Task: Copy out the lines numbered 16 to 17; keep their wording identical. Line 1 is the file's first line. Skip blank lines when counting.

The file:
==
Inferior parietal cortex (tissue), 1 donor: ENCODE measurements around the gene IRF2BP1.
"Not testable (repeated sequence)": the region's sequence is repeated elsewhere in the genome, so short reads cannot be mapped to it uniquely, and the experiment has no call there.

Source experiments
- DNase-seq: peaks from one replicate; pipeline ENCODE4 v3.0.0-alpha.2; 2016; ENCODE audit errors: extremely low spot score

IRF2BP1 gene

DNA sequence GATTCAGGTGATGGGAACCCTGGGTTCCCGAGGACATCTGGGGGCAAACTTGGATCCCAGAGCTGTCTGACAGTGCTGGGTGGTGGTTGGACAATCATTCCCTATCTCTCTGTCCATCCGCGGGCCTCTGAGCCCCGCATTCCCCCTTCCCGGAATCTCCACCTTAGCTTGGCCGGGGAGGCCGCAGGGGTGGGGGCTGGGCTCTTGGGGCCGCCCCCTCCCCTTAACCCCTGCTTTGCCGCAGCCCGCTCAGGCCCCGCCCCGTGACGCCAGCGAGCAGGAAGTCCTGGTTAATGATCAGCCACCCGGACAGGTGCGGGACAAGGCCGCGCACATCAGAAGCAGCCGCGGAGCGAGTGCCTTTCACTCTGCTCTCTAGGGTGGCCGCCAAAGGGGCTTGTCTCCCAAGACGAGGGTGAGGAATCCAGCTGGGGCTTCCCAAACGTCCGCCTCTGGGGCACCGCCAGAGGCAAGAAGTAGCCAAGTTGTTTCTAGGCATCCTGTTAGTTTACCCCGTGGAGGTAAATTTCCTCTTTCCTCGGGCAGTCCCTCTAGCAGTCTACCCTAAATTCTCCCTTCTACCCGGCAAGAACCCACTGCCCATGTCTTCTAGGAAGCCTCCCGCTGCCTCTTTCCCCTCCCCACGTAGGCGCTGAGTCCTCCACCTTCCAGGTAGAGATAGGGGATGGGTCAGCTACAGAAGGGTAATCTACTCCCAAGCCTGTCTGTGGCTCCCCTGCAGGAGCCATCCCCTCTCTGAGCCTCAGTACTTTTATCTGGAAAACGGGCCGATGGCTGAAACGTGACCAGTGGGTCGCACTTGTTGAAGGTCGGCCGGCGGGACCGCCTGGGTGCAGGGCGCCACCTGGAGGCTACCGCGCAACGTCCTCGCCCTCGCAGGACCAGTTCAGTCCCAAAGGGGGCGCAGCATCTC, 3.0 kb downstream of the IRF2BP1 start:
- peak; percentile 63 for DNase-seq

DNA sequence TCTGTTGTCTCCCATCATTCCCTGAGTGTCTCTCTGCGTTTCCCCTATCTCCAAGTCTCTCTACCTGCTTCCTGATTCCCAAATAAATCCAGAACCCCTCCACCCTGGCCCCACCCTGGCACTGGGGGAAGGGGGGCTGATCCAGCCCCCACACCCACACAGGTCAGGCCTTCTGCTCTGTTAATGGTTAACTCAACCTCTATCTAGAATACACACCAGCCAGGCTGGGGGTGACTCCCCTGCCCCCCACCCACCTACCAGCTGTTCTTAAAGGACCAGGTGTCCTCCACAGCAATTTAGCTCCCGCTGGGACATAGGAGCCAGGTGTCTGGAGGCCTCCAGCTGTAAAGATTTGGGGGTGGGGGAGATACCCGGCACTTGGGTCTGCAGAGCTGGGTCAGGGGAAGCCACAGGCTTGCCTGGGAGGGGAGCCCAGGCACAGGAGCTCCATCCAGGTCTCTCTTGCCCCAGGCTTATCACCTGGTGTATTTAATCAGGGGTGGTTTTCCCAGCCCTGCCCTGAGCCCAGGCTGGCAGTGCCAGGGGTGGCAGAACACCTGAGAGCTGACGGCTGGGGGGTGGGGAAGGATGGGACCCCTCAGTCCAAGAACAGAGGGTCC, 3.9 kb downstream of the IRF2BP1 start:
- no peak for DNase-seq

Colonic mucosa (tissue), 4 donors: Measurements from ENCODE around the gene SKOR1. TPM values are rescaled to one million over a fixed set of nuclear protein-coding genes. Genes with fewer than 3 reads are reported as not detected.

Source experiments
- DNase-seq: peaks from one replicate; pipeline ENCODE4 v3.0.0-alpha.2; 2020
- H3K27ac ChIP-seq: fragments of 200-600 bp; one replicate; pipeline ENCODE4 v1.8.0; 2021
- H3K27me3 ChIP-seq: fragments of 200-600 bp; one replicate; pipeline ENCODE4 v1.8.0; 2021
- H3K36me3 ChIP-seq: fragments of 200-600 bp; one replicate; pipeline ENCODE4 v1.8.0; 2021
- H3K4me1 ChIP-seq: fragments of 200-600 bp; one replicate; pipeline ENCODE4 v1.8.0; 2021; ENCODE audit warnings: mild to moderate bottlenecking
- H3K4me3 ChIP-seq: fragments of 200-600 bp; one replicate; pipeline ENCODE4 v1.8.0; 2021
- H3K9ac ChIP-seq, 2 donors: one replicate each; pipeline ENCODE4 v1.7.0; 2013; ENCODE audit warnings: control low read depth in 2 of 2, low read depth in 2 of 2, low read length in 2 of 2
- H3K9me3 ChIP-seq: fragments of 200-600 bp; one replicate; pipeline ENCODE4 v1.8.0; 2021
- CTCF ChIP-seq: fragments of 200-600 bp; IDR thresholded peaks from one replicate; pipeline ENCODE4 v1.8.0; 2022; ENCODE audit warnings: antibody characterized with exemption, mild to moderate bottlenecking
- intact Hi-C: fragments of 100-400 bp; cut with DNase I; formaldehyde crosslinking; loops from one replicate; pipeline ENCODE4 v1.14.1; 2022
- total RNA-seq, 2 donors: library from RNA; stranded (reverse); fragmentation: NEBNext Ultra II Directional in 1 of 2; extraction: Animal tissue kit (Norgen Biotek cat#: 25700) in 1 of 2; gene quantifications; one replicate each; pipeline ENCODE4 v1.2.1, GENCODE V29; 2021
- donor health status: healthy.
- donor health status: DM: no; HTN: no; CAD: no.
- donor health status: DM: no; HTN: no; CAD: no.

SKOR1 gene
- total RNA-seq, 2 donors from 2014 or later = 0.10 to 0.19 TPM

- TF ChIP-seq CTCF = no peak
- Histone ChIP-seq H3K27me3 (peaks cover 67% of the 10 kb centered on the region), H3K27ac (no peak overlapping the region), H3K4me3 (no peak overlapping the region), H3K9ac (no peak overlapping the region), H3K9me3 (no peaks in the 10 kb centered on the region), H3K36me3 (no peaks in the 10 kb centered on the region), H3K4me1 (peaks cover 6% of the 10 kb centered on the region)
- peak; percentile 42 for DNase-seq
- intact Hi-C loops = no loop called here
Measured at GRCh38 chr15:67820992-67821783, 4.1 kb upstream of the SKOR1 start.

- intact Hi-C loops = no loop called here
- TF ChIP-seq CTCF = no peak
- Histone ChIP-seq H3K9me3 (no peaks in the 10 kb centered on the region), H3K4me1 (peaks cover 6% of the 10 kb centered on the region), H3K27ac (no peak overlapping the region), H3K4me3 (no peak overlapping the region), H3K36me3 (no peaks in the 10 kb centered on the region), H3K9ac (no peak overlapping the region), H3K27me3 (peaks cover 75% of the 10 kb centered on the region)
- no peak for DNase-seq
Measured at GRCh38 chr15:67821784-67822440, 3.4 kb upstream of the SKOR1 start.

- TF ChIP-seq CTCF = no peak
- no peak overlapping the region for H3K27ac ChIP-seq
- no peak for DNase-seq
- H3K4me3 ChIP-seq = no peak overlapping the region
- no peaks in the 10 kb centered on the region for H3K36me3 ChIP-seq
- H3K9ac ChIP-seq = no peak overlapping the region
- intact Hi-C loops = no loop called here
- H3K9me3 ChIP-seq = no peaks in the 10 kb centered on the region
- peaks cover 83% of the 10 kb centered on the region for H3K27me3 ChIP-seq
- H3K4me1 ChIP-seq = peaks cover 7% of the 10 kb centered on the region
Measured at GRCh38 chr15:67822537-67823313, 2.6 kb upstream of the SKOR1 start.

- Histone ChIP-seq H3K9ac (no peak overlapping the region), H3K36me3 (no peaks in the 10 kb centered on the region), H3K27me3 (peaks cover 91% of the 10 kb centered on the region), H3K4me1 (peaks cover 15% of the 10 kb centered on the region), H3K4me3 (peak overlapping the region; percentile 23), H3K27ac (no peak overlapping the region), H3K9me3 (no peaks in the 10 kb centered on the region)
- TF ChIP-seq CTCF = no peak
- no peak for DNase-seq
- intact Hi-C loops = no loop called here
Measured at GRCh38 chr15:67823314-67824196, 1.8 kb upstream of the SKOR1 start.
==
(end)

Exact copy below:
- H3K4me1 ChIP-seq: fragments of 200-600 bp; one replicate; pipeline ENCODE4 v1.8.0; 2021; ENCODE audit warnings: mild to moderate bottlenecking
- H3K4me3 ChIP-seq: fragments of 200-600 bp; one replicate; pipeline ENCODE4 v1.8.0; 2021